Best for baby: natural alternatives promote healthy kids.
Perhaps the most natural--and healthiest--choice a new morn can make involves breast-feeding. And despite recent information about the contaminants transmitted through mother's milk, most experts agree that it remains the best choice for baby. "When breast feeding isn't an option, parents can choose from certified organic formulas;' says Lisa Rae Oshesky, owner of Organic Bebe.
Created without hormones, chemicals or fillers, the Nature's One brand is a popular seller on the Organic Bebe website. When the time for solid food arrives, parents can shop for prepared organic fare, such as Earth's Best Baby Food, in mainstream mega-stores, as well as at health-food retailers.
Moms and dads interested in an even more back-to-basics approach will find assistance in the form of books, supplies and tips at Fresh Baby's website. Expert advice guides parents through the process of making homemade baby food. And the company s Fresh Start Kit ($34.95) includes everything--instructions, recipes and materials--a parent needs to produce fresh, delicious and low-cost baby food in a mere 30 minutes per week. "By encouraging parents to feed their children through all-natural alternatives, families don't use and toss scores of baby food jars," says Christina Kerley, spokesperson for Fresh Baby. "Rather, they are able to reuse the materials we supply."
Changing and Dressing Time
Another environmental trend sends parents back to the future. While there are heated arguments as to whether cloth or disposable diapers are more environmentally friendly, there are natural options for both.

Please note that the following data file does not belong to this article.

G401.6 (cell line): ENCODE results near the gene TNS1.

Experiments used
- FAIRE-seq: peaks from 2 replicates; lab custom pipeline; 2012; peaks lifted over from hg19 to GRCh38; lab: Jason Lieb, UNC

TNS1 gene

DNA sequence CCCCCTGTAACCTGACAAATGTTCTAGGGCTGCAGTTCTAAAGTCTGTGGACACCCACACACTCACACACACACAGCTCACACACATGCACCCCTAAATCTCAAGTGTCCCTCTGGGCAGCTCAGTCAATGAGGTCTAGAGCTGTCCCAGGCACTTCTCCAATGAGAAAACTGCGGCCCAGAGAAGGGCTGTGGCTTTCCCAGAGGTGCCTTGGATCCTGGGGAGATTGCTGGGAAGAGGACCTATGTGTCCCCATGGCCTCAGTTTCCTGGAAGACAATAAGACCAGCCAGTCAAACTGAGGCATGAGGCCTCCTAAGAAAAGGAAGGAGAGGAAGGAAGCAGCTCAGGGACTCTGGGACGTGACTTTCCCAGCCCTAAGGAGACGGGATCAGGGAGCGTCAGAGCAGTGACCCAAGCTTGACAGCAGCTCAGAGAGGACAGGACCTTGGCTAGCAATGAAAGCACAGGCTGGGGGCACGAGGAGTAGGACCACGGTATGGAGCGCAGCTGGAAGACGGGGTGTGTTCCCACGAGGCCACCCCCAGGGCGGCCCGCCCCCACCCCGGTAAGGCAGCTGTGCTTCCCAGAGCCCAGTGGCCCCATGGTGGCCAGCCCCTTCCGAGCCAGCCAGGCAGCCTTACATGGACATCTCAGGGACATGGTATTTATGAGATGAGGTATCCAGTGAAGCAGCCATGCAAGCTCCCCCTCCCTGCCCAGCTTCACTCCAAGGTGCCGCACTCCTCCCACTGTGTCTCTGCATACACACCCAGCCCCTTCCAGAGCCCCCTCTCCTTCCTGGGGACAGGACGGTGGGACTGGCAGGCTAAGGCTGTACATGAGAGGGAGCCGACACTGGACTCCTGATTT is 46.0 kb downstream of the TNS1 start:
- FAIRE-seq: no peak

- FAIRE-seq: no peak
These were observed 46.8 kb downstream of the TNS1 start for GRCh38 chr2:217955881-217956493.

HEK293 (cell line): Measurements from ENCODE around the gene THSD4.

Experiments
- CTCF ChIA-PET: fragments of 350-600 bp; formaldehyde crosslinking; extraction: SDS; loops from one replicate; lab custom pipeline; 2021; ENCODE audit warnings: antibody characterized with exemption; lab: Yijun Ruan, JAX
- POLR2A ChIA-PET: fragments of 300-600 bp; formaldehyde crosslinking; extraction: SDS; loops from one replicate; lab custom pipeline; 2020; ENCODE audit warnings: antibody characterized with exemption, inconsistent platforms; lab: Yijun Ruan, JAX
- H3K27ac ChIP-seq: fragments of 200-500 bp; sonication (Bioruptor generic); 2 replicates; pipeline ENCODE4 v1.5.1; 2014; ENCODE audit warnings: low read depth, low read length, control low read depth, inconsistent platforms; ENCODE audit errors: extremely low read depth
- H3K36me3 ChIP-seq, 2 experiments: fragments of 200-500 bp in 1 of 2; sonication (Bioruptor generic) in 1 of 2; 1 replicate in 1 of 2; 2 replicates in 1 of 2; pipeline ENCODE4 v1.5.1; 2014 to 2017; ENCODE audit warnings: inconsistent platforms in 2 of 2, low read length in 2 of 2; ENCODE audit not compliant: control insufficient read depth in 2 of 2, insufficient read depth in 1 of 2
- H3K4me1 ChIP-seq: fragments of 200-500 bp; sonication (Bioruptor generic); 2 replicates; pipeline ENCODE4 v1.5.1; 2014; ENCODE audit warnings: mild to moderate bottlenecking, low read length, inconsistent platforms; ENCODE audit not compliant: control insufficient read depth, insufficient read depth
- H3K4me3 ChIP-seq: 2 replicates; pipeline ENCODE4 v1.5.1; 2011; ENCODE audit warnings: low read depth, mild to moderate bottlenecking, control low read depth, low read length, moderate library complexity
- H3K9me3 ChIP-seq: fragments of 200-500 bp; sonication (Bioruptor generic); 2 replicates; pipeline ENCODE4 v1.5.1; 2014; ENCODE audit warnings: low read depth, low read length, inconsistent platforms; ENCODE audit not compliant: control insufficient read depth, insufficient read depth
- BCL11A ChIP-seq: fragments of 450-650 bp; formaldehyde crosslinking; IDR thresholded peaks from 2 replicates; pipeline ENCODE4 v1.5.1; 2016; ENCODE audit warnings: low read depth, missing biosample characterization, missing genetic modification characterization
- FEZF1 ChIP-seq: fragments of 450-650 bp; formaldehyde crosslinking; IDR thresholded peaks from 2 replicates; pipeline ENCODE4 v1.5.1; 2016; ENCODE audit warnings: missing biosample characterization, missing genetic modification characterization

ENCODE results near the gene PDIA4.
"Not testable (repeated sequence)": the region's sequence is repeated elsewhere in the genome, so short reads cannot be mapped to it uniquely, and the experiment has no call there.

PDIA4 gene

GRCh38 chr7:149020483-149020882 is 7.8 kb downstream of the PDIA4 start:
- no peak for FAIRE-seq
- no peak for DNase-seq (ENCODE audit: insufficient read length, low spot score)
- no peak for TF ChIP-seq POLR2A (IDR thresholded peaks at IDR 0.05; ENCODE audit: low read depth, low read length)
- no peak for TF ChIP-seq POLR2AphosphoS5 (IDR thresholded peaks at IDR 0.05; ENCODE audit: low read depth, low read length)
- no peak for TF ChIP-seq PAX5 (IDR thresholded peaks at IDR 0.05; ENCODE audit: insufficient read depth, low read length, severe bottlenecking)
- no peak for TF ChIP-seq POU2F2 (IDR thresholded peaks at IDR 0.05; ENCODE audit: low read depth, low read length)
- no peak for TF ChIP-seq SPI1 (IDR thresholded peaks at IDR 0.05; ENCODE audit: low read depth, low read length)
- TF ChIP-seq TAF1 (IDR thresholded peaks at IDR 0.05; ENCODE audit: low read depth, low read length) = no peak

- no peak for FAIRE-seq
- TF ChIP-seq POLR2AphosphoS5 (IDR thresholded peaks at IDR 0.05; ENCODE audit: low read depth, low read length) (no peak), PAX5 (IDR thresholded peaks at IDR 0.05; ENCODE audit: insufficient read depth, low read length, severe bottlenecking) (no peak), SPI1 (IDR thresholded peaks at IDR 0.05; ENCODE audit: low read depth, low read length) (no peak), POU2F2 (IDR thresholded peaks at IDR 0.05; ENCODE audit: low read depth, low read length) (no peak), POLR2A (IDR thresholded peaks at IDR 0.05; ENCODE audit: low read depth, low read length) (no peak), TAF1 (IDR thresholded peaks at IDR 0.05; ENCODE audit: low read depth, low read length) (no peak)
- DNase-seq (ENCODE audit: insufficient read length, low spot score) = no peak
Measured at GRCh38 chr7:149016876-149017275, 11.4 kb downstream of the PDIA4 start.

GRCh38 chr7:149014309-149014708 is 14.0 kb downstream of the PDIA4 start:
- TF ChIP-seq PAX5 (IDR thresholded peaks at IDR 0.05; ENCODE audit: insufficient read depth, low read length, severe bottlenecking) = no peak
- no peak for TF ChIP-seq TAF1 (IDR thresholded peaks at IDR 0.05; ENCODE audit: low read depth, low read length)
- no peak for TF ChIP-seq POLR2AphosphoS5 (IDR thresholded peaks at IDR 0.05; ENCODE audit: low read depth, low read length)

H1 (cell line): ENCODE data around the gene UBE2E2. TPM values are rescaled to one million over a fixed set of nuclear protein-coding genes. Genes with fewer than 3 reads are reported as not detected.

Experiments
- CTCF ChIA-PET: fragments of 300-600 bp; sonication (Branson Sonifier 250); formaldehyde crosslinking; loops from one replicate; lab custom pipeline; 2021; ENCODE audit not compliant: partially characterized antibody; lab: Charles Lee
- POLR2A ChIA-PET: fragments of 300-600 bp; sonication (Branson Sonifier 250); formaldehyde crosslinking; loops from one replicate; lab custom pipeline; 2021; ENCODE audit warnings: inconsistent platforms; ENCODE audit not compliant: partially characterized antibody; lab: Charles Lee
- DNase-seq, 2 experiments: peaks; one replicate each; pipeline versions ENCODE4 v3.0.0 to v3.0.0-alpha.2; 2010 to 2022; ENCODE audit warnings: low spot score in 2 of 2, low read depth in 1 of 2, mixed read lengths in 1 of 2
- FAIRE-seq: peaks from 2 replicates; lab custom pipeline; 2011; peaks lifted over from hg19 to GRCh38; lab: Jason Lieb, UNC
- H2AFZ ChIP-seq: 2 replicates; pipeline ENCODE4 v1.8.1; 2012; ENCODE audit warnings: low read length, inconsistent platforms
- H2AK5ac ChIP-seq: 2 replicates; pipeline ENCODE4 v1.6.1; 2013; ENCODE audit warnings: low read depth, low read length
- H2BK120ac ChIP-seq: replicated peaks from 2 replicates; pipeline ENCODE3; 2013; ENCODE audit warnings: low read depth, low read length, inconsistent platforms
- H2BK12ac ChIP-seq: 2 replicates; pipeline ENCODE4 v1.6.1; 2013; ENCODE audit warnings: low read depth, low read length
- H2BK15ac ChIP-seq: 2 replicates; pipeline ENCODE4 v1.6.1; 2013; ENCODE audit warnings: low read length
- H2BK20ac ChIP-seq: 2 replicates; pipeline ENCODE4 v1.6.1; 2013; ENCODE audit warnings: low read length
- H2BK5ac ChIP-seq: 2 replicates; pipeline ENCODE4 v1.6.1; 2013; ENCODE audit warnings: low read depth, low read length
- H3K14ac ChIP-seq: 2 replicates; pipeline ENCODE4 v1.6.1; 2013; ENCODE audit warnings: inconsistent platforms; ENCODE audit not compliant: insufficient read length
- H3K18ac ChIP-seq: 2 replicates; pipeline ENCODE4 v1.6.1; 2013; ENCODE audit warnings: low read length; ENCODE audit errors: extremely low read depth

"Cloth diapers come in contoured, prefolded and fitted varieties," says Oshesky. "One type even impersonates its disposable counterparts."
"Another textile choice for diapers is hemp," says Susie Little, founder of What's Hempenin' Baby. She notes that sailors have long exploited this fiber for its durability and absorbency. The company's signature product, Hempers ($28), shares a website with hemp clothing for morn and baby, as well as hemp-based powders and salves. The up-front investment for cloth diapering is substantial, but the people at Indigenous Babies offer a fiscal compromise. Through their exchange program, clients can swap outgrown diapers for larger-sized used diapers or trade-in used for new.
Tushies diapers ($7.99) are chlorine-free and gel-free disposables made without latex or perfume. And the same company manufactures disposable diaper wipes sans scents and alcohol.
Dressing babies in organic cotton clothing has less to do with inspiring infant fashionistas and more to do with children receiving positive attention, says Lynda Fassa, co-owner of Green Babies. "A happy, healthy baby generates a great deal of affirmation from adoring adults."
Organic cotton forms longer fibers, which makes a softer cloth. Fassa's most popular seller is a romper ($32) with the slogan "Give Peas a Chance" printed across the front.
Bedtime, Playtime and Party lime
"Because infants spend so much time sleeping, their beds are important," says Oshesky. Organic crib mattresses ($279.99 to $379.99) prevent tender lungs from inhaling plastic and chemical fumes, while wool acts as a natural flame retardant. For even sweeter dreams, bedding made from 100 percent cotton--without permanent press and flame retardant sub stances--is the least-toxic alternative.
Parents should shun soft plastic and vinyl toys. For plastic children's playthings, manufacturers often add a chemical as a softener. This chemical may leach from the object and, with toddlers' tendencies to put things in their mouths, young children are exposed to a substance that has been linked to cancer and reproductive harm.
Hard plastic toys or, better yet, wooden playthings coated with water-based lacquer are smarter purchases.